Imagine, for a moment, that you are deep in the mountains and far from your destination. Your “water proof” boots are saturated with water, you are nearing exhaustion, the path before you is a minefield of roots and rocks, and you have no provisions to make camp.
This scenario is what I faced in 2012 while hiking in West Virginia. Each step became a labored experience due to the weight strapped to my feet. The equipment that is supposed to be providing me safe support instead is becoming the instrument of near failure. Roots became trip hazards due to the added water weight in each boot and the stones silently waited patiently for the opportunity to cause me to roll my ankle and fall.
While growing up, I was always barefoot or wearing sneakers. I never liked the feel of high-tops, boots, roller blades etc. I always felt they limited my agility and speed. When I began venturing off of the pavement and into the woods, it was my understanding that boots were the only option. I purchased a pair of hiking boots and started wearing them around the house and for small walks to begin getting used to them.
I found that my ankle would usually feel a little bit stiffer, but I decided to start hiking with them anyway. The first few hikes were very short. 3-5 miles was about all I could muster with boots. It was a strange sensation walking around with heavier feet and stiff ankles, but my wise friends all reassured me I would get used to them. I never did, and after the events in the first paragraph came to a conclusion, I made the decision to find other options.
I started asking long distance hikers what boots they wear. I was looking for lighter weight and boots which allowed more flexing of the ankle. Nearly all told me to buy hiking shoes, and with my new found knowledge, I went back out with boots again. Before I completed my first mile, I rolled my ankle and had to abort the hike. Could the argument be made that the boots protected me from a healthy sprain? Yes. However, I believe it would never have happened if I did not have the boots.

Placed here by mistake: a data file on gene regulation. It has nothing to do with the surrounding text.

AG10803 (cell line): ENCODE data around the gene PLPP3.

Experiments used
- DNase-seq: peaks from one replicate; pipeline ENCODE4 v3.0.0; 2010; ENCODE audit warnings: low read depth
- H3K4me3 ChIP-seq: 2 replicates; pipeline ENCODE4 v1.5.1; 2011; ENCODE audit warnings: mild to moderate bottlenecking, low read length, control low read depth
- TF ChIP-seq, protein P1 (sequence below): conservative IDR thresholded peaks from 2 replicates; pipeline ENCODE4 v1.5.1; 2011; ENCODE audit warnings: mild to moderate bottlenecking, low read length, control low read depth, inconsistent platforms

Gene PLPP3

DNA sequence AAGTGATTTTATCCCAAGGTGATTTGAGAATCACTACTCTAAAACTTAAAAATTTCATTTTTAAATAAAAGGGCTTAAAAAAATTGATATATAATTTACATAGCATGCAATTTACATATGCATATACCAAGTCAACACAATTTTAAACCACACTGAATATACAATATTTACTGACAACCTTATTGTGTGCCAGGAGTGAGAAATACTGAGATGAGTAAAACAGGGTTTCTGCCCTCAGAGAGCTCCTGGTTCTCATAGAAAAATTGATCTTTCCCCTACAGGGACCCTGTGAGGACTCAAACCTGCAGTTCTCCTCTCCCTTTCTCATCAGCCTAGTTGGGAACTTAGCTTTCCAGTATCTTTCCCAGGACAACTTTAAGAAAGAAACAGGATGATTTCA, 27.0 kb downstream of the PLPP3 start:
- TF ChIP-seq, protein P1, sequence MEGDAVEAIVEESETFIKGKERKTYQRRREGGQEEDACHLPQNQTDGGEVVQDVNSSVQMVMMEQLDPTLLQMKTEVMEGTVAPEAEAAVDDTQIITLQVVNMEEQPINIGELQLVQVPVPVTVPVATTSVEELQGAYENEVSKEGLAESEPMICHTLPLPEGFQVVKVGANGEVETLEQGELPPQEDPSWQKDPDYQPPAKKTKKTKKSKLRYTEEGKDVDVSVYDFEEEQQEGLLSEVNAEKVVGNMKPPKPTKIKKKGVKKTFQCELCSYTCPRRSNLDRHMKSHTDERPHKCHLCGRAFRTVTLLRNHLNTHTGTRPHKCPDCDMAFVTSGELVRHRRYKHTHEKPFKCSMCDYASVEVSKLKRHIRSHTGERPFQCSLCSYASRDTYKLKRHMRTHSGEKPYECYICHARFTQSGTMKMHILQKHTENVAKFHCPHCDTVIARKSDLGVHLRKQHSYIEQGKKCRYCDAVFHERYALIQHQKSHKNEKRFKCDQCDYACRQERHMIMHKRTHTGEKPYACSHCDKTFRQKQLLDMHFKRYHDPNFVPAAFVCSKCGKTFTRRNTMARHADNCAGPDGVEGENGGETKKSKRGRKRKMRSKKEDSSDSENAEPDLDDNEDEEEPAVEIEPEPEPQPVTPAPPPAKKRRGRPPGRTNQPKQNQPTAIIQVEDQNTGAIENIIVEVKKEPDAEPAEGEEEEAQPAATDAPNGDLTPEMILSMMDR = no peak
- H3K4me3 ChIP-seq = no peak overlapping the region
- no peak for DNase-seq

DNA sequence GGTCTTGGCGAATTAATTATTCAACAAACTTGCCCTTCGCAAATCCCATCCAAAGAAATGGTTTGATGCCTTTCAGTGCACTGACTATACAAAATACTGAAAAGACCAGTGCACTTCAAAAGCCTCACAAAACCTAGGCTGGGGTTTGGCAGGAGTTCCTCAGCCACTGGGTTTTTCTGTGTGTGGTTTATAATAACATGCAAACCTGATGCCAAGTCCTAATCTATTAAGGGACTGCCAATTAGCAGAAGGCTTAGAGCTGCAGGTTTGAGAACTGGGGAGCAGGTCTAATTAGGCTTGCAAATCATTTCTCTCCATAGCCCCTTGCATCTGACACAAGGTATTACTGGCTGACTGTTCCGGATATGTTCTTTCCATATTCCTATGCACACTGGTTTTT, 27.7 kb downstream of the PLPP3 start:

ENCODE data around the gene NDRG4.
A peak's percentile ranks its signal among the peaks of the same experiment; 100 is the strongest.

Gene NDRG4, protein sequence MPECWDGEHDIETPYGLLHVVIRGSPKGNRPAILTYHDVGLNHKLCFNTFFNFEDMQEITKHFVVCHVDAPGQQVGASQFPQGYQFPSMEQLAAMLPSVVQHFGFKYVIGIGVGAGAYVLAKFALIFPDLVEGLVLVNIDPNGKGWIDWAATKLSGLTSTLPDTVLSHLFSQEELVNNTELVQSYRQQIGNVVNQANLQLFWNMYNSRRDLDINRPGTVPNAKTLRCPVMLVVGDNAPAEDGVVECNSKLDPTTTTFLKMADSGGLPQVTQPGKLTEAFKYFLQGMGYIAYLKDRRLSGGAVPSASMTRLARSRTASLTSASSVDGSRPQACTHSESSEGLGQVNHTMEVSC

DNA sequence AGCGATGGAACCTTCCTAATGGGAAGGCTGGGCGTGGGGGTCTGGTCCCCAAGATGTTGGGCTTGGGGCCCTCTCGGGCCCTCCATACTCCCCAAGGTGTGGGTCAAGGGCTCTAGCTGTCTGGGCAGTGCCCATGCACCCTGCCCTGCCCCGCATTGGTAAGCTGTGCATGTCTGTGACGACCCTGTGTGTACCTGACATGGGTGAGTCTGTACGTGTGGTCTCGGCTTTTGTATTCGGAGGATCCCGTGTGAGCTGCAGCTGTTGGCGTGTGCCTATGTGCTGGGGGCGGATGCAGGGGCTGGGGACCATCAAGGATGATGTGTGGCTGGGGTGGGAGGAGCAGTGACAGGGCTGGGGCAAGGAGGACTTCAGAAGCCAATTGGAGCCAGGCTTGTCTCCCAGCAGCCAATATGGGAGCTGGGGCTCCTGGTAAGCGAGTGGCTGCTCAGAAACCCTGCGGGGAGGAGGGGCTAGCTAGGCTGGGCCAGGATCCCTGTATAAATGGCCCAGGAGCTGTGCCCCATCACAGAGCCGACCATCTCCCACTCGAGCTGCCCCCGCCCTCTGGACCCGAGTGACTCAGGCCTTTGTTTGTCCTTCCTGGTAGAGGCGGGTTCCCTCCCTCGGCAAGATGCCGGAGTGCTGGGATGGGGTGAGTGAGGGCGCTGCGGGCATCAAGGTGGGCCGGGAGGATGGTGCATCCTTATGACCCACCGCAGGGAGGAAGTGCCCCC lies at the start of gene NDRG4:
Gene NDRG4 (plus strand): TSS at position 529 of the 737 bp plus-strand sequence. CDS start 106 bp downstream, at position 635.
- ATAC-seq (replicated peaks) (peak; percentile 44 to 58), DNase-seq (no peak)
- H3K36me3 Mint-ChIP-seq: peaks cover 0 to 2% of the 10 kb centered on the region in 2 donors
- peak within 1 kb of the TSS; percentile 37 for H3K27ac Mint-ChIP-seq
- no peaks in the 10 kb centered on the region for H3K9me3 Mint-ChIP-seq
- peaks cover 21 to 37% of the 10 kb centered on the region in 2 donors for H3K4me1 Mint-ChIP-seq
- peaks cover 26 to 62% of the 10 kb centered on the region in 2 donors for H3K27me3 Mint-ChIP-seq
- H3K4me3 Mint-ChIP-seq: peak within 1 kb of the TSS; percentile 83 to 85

I purchased my first pair of hiking shoes and set out on another 3-5 mile hike. After the hike, I realized my feet and ankles were not sore or stiff. My feet were not sweaty and clammy. And, most importantly, I was able to traverse the landscape faster and without tripping or rolling my ankle.
In fact, I switched to the shoes nearly 2 years ago and I have never fallen, never twisted an ankle, and my feet dry quickly after water crossings. I am no doctor, but I would imagine the boots prevented the natural flexing my ankles would do naturally with shoes and that is why I was more clumsy walking through terrain with boots. From a utility standpoint, boots absolutely serve a purpose. If I am carrying 80-100 pounds on my back up a mountain, I would want to rely on the additional support that boots would provide.
Many manufactures have already moved away from the standard old-school boot. Boots with too high of a profile heel are going to cause some rolling of the ankle despite the added support of the upper to support that ankle. To reduce the probability of this happening, make sure your military issue boots fit the terrain you’re going to hike on. Civilian boots should meet the same criteria.
I’m not adverse to trying boots but I prefer shoes. Here are a few things you should keep in mind if you go for a boot or shoe: First, buy a boot or shoe that matches the kind of walking you’re going to do. Why buy backpacking boots if you’re only going to be hiking? That’s a bit of overkill on your feet, so instead look at buying hiking shoes or hiking boots. There are many good trail running shoes that break ranks and could be called a hiking shoe because they tend to have a larger profile. Many trail running shoe break ranks and could be called a hiking shoe.